It’s that time of the year – back to school time! This can be an exciting yet stressful time for parents and kids alike. While kids may be worried about facing the academic rigors of the school year, reestablishing their friendships, and…well..having to wake up early again, parents confront concerns about new teachers interacting with their child, and the school understanding the challenges of hydrocephalus and providing the proper support for success.
Here are a couple simple tips for starting the school year on the right foot:
1. Attend Open House or Back-to-School night, introduce yourself to your child’s teacher(s), and begin the important task of creating open lines of communication. Most teachers now actually like to communicate via email, so exchange email addresses. They like to know that you are there for any questions, concerns, or support with academics.
2. Provide the teacher(s) with valuable resources describing hydrocephalus and the learning challenges your child faces. Here are just some of the resources for your child’s teacher that you can find on our website:
- About Hydrocephalus a Book for Families (English & Spanish)
- A Teacher’s Guide To Hydrocephalus – We recommend you go through this book and highlight what pertains to your child before handing this to your child’s teacher(s).
- Social Skills Development in Children with Hydrocephalus
- Learning Disabilities in Children with Hydrocephalus
- Nonverbal Learning Disorder Syndrome (NLDS)
- Pediatric Neuropsychology
- Neuropsychological Findings in Congenital and Acquired Childhood Hydrocephalus
- Thoughts for Teachers written by a young adult living with hydrocephalus – GREAT RESOURCE!
3. Review your child’s Individual Education Plan (IEP) or 504 Plan to remind yourself what it includes and make sure it is still the right fit for your child. Make a note of the expiration date, as well. It’s important to know if your child’s plan is up for reevaluation.
Remember: You can ask to hold a meeting to review your child’s IEP or 504 Plan if you feel it needs to be adjusted.
You may find these resources helpful as you advocate for your child:
- Individualized Education Programs: Communication Skills for Parents
- Section 504 Plan Checklist
- The Complete IEP Guide, How to advocate for your Special Ed Child.
- Parent to Parent USA: offer parent to parent support as a core resource for families with children who have a special health care need, disability, or mental health issue
- HA Webinar: Developing and Effective IEP (October 2014)
- Examples of IEP Goals
- Modifications and Accommodations
4. Schedule a meeting with the Resource teacher and your child’s teacher to review the plan for executing supports and accommodations, particularly if your child has an IEP or 504 Plan. If your child is old enough, have them participate and even lead the meeting. In that meeting you can:
- Create a plan for regular communication between the school, you, and your child.
- Create a system to notify your child of missing assignments.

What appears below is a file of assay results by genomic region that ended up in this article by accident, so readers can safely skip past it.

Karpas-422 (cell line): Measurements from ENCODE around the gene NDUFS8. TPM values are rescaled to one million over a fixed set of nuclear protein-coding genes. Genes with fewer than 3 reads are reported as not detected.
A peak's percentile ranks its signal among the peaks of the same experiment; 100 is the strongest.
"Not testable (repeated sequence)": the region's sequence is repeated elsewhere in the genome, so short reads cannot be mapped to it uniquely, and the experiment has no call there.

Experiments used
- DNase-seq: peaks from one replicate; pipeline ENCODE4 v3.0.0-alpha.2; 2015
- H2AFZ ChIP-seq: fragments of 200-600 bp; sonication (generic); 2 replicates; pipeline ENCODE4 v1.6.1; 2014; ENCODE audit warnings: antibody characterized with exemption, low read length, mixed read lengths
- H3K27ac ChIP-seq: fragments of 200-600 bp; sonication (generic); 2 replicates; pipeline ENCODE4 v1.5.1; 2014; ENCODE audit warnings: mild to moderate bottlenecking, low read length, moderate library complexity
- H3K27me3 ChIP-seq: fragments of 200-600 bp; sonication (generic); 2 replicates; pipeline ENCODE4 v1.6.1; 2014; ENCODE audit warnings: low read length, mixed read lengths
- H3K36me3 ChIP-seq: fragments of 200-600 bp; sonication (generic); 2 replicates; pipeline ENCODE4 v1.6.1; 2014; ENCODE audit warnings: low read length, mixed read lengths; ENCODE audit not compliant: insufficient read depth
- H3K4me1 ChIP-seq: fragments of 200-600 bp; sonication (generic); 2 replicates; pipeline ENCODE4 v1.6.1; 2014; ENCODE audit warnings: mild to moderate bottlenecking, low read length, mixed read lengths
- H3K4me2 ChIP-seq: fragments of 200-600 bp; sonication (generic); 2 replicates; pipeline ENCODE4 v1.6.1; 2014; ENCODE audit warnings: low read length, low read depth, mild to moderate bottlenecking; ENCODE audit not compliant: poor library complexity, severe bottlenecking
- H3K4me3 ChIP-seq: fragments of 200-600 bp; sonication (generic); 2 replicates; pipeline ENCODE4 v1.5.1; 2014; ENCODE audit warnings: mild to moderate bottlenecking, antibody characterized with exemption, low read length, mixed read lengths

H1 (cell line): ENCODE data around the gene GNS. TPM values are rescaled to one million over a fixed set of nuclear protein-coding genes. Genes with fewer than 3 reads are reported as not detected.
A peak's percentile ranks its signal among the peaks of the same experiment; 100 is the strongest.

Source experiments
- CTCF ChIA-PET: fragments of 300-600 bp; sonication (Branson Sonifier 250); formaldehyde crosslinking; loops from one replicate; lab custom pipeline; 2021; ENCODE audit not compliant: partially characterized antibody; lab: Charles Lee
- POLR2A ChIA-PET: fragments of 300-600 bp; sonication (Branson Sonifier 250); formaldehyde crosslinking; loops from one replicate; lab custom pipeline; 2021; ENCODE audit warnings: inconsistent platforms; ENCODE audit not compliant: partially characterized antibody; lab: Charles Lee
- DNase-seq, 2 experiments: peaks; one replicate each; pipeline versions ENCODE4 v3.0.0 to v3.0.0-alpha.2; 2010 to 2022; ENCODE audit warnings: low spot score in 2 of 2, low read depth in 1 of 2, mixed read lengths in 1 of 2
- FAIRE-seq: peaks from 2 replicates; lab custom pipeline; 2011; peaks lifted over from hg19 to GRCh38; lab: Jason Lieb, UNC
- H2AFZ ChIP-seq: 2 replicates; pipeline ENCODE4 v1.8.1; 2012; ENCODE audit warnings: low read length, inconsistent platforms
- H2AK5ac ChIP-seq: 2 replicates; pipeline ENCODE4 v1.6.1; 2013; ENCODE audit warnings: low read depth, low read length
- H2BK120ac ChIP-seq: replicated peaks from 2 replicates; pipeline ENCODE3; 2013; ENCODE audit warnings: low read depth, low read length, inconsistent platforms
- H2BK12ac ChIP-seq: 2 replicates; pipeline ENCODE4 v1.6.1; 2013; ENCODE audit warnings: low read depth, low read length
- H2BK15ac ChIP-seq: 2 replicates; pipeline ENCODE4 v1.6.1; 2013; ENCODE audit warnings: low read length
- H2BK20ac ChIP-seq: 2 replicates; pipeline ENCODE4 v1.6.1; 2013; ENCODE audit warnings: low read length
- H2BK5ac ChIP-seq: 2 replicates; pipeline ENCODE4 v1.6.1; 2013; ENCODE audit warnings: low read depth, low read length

- Create a method between you and the teacher to support your child in completing large assignments.
5. Put together a one-page document about your child that contains a brief medical history, signs of shunt failure (and any other medical conditions you would like to note), doctor contact information, and hospital preference. You can view a sample document that one of our moms updates and submits yearly to her child’s teachers here: SAMPLE One-Page School Symptom Sheet.
6. Establish home routines that support independence. Many of our kids struggle with Executive Function disabilities. Simple process lists around the house can establish solid before- and after-school routines as well as morning and nighttime routines. Adjust them according to your child’s age and needs. These can be very helpful at any time from kindergarten through high school. To see two samples from one of our moms, click here for the Home Routine Cards 2010 and here for the Home Routine Cards 2012.
“I have a morning and nighttime list hanging on the bedroom wall, a bathroom list next to the mirror in the bathroom, and before and after school lists in our kitchen. It allows my daughter to move through her own routine without me nagging. It makes her feel good to do these things on her own without forgetting something.” – Amanda, mom of Gabriela, age 12.
Tech Savvy? For the more tech savvy parents and kids, look for appropriate apps that can walk your child through their before and after school routines as well as help organize homework, etc.
7. Organize all of your administrative paperwork. A three-ring binder can be one of the most effective ways to keep your child’s special education documentation, meeting notes, and IEPs/504s in sequential order. It’s also easy to grab (or even keep in your car) when you’re running to a meeting from work!
8. Come up with a plan with your child to help clean out their book bags, folders, desks and lockers on a weekly or bi-weekly basis. This allows you to see their work and helps them remove the clutter to be able to more easily stay focused and organized.